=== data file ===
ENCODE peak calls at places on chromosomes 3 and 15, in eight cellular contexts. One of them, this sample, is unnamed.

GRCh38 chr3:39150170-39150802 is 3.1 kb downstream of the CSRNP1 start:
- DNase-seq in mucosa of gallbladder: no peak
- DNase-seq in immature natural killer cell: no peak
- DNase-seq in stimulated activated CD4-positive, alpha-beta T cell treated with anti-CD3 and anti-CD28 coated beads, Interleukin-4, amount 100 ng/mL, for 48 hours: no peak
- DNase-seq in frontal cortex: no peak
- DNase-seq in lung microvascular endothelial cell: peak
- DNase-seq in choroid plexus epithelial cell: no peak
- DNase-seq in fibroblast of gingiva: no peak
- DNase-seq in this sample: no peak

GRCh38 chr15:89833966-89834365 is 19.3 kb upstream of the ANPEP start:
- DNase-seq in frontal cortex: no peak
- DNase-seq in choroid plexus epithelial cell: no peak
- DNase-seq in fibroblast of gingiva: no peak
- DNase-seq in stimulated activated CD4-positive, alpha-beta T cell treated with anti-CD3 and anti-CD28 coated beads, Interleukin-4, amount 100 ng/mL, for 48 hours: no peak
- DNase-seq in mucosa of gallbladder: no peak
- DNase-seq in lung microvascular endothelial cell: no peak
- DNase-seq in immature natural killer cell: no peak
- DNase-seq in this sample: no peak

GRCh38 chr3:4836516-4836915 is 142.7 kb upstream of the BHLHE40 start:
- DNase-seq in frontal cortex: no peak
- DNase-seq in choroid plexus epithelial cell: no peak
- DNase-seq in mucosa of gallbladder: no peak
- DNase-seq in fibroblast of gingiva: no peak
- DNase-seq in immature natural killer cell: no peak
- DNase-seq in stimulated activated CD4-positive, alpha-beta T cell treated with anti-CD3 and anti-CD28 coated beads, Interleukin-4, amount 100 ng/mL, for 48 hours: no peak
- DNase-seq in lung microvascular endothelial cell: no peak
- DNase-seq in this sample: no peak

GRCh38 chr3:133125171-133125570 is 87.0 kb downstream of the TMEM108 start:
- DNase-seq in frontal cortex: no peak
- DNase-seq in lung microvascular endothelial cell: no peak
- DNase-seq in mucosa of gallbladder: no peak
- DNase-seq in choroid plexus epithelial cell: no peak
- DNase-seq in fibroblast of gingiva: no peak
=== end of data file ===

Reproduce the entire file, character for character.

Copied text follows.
ENCODE peak calls at places on chromosomes 3 and 15, in eight cellular contexts. One of them, this sample, is unnamed.

GRCh38 chr3:39150170-39150802 is 3.1 kb downstream of the CSRNP1 start:
- DNase-seq in mucosa of gallbladder: no peak
- DNase-seq in immature natural killer cell: no peak
- DNase-seq in stimulated activated CD4-positive, alpha-beta T cell treated with anti-CD3 and anti-CD28 coated beads, Interleukin-4, amount 100 ng/mL, for 48 hours: no peak
- DNase-seq in frontal cortex: no peak
- DNase-seq in lung microvascular endothelial cell: peak
- DNase-seq in choroid plexus epithelial cell: no peak
- DNase-seq in fibroblast of gingiva: no peak
- DNase-seq in this sample: no peak

GRCh38 chr15:89833966-89834365 is 19.3 kb upstream of the ANPEP start:
- DNase-seq in frontal cortex: no peak
- DNase-seq in choroid plexus epithelial cell: no peak
- DNase-seq in fibroblast of gingiva: no peak
- DNase-seq in stimulated activated CD4-positive, alpha-beta T cell treated with anti-CD3 and anti-CD28 coated beads, Interleukin-4, amount 100 ng/mL, for 48 hours: no peak
- DNase-seq in mucosa of gallbladder: no peak
- DNase-seq in lung microvascular endothelial cell: no peak
- DNase-seq in immature natural killer cell: no peak
- DNase-seq in this sample: no peak

GRCh38 chr3:4836516-4836915 is 142.7 kb upstream of the BHLHE40 start:
- DNase-seq in frontal cortex: no peak
- DNase-seq in choroid plexus epithelial cell: no peak
- DNase-seq in mucosa of gallbladder: no peak
- DNase-seq in fibroblast of gingiva: no peak
- DNase-seq in immature natural killer cell: no peak
- DNase-seq in stimulated activated CD4-positive, alpha-beta T cell treated with anti-CD3 and anti-CD28 coated beads, Interleukin-4, amount 100 ng/mL, for 48 hours: no peak
- DNase-seq in lung microvascular endothelial cell: no peak
- DNase-seq in this sample: no peak

GRCh38 chr3:133125171-133125570 is 87.0 kb downstream of the TMEM108 start:
- DNase-seq in frontal cortex: no peak
- DNase-seq in lung microvascular endothelial cell: no peak
- DNase-seq in mucosa of gallbladder: no peak
- DNase-seq in choroid plexus epithelial cell: no peak
- DNase-seq in fibroblast of gingiva: no peak